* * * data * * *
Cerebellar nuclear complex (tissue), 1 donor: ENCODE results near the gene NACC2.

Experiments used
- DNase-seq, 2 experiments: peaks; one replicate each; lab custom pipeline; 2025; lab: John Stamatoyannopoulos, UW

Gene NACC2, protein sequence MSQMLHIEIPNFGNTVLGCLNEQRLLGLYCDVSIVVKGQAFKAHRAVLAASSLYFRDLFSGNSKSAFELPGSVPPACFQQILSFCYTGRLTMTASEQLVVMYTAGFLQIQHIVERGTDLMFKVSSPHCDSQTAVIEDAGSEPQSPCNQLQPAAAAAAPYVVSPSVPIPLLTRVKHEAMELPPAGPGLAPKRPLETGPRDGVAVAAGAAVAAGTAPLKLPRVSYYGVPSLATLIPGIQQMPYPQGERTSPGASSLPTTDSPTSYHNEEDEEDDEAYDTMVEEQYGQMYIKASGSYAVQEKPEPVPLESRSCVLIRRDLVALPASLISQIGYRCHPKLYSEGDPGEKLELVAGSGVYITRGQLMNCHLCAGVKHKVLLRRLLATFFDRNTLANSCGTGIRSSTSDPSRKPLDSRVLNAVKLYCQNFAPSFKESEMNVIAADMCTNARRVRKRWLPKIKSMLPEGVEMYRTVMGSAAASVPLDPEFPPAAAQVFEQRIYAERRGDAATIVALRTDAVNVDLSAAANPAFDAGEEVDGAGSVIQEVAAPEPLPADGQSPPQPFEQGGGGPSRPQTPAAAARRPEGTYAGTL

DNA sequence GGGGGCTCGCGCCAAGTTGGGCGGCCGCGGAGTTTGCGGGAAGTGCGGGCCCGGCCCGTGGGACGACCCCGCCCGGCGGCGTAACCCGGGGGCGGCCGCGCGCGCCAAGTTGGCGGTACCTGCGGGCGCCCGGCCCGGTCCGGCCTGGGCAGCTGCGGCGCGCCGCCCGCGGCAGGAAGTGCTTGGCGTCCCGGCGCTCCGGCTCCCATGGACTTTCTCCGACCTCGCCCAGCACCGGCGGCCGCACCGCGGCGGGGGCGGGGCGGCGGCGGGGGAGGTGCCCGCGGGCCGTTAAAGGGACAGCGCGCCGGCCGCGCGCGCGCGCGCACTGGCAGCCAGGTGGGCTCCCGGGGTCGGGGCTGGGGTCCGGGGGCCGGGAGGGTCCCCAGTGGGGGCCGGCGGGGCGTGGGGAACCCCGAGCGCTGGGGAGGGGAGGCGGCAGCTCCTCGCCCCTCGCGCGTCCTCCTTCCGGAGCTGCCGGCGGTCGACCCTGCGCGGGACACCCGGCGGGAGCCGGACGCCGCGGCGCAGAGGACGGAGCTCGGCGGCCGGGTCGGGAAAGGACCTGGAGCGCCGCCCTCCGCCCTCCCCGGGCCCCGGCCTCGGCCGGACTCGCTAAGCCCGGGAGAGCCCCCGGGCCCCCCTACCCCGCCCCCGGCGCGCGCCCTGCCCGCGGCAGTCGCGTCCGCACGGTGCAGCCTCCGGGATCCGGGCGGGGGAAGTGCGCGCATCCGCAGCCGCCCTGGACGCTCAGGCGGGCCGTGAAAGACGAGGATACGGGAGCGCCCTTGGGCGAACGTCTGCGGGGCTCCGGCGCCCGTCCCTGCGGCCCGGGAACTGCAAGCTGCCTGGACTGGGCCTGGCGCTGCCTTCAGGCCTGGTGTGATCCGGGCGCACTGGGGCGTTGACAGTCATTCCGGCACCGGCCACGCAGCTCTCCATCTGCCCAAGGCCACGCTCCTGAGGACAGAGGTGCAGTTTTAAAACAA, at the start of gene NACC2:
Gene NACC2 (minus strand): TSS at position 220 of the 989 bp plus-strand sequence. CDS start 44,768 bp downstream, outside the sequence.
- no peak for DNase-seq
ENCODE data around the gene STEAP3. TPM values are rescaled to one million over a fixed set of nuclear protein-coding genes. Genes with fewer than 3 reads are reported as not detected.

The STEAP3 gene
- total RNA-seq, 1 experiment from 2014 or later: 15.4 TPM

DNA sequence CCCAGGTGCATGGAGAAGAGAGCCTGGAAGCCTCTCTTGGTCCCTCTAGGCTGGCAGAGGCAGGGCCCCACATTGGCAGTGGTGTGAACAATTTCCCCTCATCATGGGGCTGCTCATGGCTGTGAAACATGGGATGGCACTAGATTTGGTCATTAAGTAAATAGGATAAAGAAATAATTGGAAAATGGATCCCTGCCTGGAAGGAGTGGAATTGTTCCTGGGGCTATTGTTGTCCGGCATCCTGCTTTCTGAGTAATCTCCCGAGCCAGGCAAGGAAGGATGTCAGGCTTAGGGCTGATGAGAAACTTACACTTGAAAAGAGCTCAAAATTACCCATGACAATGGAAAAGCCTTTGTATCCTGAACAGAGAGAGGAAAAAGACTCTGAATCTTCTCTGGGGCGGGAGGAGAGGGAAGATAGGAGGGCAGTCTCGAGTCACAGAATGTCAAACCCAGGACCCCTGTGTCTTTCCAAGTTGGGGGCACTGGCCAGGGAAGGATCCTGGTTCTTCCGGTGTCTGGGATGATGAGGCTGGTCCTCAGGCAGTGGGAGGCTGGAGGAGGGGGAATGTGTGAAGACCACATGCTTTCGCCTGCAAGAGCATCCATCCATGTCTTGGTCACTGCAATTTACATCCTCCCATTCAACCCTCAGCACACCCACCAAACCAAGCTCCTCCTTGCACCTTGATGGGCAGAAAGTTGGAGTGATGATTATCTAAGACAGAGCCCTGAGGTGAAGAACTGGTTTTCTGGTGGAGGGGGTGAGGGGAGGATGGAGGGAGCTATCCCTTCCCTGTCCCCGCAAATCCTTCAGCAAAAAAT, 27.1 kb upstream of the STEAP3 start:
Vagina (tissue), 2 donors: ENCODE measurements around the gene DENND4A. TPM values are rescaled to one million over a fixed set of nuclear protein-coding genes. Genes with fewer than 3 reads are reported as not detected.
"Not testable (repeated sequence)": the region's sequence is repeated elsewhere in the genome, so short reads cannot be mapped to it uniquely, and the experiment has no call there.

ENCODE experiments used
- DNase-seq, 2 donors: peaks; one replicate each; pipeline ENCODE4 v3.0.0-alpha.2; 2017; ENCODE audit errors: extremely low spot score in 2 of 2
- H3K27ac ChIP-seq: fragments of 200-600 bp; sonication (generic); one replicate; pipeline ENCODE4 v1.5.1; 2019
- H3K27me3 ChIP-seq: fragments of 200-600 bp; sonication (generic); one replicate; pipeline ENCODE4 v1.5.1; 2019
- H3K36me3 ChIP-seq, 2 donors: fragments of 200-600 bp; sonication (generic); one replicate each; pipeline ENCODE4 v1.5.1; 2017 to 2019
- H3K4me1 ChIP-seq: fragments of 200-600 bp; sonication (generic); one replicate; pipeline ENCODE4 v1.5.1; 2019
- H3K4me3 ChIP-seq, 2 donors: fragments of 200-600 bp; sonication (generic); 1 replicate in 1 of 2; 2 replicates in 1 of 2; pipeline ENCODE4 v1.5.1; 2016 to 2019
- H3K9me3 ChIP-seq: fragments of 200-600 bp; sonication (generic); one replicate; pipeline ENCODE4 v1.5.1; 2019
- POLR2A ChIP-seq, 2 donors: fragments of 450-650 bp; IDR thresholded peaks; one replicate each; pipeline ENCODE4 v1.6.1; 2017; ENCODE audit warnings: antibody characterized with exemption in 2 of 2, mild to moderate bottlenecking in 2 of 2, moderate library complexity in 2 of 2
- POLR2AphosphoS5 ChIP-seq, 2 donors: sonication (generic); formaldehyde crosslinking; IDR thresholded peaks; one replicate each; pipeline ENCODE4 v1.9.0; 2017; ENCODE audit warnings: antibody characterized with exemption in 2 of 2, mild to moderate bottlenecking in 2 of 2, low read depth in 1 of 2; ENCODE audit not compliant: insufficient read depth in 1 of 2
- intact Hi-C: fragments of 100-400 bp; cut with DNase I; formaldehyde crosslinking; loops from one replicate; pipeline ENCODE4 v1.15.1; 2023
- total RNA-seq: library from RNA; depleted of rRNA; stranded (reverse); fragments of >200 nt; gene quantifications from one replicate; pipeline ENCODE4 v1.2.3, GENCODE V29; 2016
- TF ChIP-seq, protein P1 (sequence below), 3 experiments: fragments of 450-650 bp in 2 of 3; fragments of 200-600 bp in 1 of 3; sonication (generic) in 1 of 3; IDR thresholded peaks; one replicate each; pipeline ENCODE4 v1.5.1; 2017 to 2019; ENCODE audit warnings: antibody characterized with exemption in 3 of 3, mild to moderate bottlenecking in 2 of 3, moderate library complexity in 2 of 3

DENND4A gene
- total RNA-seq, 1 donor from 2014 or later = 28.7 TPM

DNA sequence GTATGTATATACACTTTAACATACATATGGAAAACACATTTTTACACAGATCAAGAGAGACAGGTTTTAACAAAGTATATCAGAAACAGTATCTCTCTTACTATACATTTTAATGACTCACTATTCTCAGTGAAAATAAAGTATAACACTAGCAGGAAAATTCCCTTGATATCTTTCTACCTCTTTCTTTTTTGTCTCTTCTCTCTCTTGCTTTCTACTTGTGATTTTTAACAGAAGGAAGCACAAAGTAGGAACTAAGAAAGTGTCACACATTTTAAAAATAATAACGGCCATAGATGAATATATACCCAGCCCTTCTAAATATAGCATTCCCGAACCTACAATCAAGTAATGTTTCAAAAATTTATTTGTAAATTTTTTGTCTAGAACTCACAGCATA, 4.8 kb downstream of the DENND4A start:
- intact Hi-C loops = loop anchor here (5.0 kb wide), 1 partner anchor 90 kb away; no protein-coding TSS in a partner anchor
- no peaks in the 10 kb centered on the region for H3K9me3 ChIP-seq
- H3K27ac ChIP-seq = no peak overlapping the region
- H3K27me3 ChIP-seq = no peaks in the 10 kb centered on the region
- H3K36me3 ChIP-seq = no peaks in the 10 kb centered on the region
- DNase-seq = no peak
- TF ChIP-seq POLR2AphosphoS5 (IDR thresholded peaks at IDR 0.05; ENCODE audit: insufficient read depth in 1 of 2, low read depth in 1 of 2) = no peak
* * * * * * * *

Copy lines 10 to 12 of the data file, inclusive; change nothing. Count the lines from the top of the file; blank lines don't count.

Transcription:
- total RNA-seq, 1 experiment from 2014 or later: 15.4 TPM

DNA sequence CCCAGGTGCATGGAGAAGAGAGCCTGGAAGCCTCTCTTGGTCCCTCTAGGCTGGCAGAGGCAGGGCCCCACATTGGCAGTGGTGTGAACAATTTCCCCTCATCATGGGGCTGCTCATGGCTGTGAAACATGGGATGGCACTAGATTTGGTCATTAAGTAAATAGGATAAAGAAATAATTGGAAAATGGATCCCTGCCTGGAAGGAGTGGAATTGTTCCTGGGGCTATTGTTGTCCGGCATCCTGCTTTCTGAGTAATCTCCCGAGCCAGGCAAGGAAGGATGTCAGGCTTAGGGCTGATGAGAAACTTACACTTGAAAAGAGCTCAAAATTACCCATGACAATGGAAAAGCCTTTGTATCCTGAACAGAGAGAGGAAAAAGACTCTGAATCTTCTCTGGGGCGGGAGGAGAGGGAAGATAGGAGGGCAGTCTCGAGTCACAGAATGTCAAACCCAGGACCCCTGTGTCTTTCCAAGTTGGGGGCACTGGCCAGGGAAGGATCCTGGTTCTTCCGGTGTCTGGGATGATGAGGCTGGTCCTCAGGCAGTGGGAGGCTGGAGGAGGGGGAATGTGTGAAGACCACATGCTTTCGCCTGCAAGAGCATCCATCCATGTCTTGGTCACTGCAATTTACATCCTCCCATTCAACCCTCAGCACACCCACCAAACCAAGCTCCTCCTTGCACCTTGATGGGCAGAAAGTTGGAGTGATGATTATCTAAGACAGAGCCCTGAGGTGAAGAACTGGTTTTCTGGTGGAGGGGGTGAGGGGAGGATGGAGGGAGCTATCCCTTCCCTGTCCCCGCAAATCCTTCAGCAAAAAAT, 27.1 kb upstream of the STEAP3 start:
Vagina (tissue), 2 donors: ENCODE measurements around the gene DENND4A. TPM values are rescaled to one million over a fixed set of nuclear protein-coding genes. Genes with fewer than 3 reads are reported as not detected.